The grants require a portion of processed and retailable products to be provided to local food banks, pantries, soup kitchens, prisons, schools, or other charitable organizations to help feed hungry or underserved populations.

For additional information on the program, visit the Wyoming Department of Agriculture’s website.

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Wyoming’s “Food Freedom Act” Featured on CBS Saturday Morning

in Agriculture/News
5768

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Wyoming’s first-in-the-nation Food Freedom Act was featured on CBS News on Saturday morning.

The legislation, championed by the late Rep. Sue Wallis and current State Rep. Tyler Lindholm, was passed in 2015 and made Wyoming the first state in the country to adopt legislation that deregulated many direct-to-consumer food sales.

In plain English, it means local food producers can take their products directly to market.

This was something CBS apparently found of particular interest in light of the COVID-19 outbreak.

“Farmers markets have proved to be invaluable during the pandemic by offering fresh food often in open air environments. And in one state it’s becoming even easier to sell homemade locally sourced food, thanks to a law passed five years ago,” said CBS anchor Michelle Miller.

The segment featured many Campbell County residents selling their food products at a local farmer’s co-op including Jordan Madison who makes and sells his own peanut butter.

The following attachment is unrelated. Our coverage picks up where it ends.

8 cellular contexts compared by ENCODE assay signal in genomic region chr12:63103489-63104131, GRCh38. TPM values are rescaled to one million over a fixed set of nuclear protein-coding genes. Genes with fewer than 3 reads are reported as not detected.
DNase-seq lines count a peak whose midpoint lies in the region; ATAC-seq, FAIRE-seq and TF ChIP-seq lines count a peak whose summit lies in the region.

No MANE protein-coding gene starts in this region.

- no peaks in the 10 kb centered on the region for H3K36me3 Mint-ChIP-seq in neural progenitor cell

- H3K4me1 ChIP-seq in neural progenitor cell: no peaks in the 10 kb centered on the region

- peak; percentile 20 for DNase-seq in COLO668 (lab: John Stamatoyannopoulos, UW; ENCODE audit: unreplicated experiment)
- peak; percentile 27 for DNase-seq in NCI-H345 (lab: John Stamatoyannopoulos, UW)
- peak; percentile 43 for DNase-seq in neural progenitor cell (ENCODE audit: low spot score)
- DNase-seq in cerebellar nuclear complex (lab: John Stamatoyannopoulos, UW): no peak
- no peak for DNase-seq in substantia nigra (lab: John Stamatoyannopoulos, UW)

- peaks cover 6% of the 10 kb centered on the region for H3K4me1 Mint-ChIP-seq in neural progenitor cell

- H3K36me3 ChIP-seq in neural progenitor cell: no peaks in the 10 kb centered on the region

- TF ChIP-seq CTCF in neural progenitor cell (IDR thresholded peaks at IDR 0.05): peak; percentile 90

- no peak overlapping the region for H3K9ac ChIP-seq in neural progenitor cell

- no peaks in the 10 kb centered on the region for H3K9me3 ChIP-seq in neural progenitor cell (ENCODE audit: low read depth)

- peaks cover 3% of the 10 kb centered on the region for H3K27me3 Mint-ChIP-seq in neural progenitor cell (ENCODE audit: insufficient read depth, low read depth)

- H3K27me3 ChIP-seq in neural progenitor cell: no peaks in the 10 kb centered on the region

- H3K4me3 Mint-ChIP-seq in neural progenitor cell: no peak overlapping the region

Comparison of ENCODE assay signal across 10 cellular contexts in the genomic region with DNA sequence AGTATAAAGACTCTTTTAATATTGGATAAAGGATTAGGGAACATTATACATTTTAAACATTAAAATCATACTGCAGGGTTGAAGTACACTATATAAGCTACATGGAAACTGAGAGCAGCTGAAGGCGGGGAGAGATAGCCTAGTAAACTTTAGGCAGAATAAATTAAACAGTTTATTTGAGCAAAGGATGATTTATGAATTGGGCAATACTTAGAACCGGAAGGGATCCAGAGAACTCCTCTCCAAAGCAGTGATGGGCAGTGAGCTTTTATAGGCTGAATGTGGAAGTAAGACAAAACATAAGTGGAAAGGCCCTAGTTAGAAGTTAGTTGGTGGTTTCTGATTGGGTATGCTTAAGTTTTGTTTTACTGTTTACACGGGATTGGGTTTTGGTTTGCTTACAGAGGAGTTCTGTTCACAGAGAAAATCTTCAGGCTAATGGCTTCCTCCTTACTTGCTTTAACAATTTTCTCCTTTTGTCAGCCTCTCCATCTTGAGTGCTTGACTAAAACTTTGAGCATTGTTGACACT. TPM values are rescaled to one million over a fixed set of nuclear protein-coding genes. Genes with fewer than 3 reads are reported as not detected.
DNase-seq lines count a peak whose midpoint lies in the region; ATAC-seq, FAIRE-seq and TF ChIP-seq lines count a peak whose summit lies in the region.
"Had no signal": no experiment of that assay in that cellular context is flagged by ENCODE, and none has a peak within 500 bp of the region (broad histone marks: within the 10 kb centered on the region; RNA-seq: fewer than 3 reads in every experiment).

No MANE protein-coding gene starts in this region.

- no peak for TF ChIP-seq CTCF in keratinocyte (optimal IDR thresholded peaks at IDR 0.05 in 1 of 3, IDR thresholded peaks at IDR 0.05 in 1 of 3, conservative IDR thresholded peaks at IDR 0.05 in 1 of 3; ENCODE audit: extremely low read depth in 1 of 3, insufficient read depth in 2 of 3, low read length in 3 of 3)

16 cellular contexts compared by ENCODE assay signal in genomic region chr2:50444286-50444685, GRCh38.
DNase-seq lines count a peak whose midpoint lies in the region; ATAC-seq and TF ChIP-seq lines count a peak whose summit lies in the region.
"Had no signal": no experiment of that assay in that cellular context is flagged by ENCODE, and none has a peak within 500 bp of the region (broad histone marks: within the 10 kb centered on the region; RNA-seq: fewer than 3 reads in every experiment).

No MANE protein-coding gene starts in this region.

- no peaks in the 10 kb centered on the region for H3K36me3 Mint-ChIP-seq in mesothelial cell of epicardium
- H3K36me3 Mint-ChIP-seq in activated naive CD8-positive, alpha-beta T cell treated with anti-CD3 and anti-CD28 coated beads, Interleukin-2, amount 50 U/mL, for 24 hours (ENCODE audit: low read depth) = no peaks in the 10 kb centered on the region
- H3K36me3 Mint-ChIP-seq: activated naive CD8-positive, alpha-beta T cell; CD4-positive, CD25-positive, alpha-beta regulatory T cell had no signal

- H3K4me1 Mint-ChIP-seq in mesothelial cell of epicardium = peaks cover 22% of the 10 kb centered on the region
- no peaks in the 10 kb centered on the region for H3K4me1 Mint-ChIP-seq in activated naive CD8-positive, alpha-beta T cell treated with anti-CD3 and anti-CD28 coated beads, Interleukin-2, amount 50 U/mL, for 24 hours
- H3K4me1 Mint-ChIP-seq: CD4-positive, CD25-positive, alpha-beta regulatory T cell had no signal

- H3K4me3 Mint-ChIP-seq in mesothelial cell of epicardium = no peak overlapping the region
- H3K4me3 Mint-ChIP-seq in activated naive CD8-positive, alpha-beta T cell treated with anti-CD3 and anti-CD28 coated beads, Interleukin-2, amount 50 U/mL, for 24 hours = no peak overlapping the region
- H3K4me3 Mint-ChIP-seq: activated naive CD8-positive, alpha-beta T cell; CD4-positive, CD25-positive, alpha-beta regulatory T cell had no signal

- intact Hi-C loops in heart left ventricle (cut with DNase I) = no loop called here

“Madison doesn’t need his jars inspected or weighed and they’re not subject to any government oversight. He just delivered it to this co-op, where customers buy it directly,” explained the CBS reporter.

Lindholm, contacted by phone on Saturday afternoon, said Wyoming’s “common-sense approach of producer to consumer sales is the envy of most states due to the COVID-19 crisis.”

“Wyoming continues to lead the nation and other states are starting to take notice,” Lindholm said. “We didn’t enact this legislation for emergencies though, we were just tired of arbitrary rules.”

“By removing government from the equation, we have opened the door for communities to thrive,” he said.

The video received attention from legislators on both sides of the aisle. 

State Sen. Tara Nethercott, a Republican from Cheyenne, posted the video on her Facebook page saying it was “exciting to see Wyoming featured on CBS.”

“The Wyoming legislature has continued to de-regulate and allow entrepreneurship to thrive. Representative Tyler Lindholm has been instrumental seeing this through! Proud to support these efforts,” she said.

State Rep. Stan Blake, a Democrat from Green River, posted the video as well.

“So proud to have been a cosponsor of the Wyoming Food Freedom Act. Started by Representative Sue Wallis continued by Representative Tyler Lindholm. This is great for Wyoming’s citizens. Buy Local,” he wrote.

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Gordon Upset By Closure Of Lamb Processing Plant

in Agriculture/Mark Gordon/News
5533

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By Jim Angell, Cowboy State Daily

The impending closure of the country’s second-largest lamb processing plant in Colorado is more evidence of unhealthy consolidation of the country’s meat packing industry, Gov. Mark Gordon said in a letter to the secretary of the U.S. Department of Agriculture.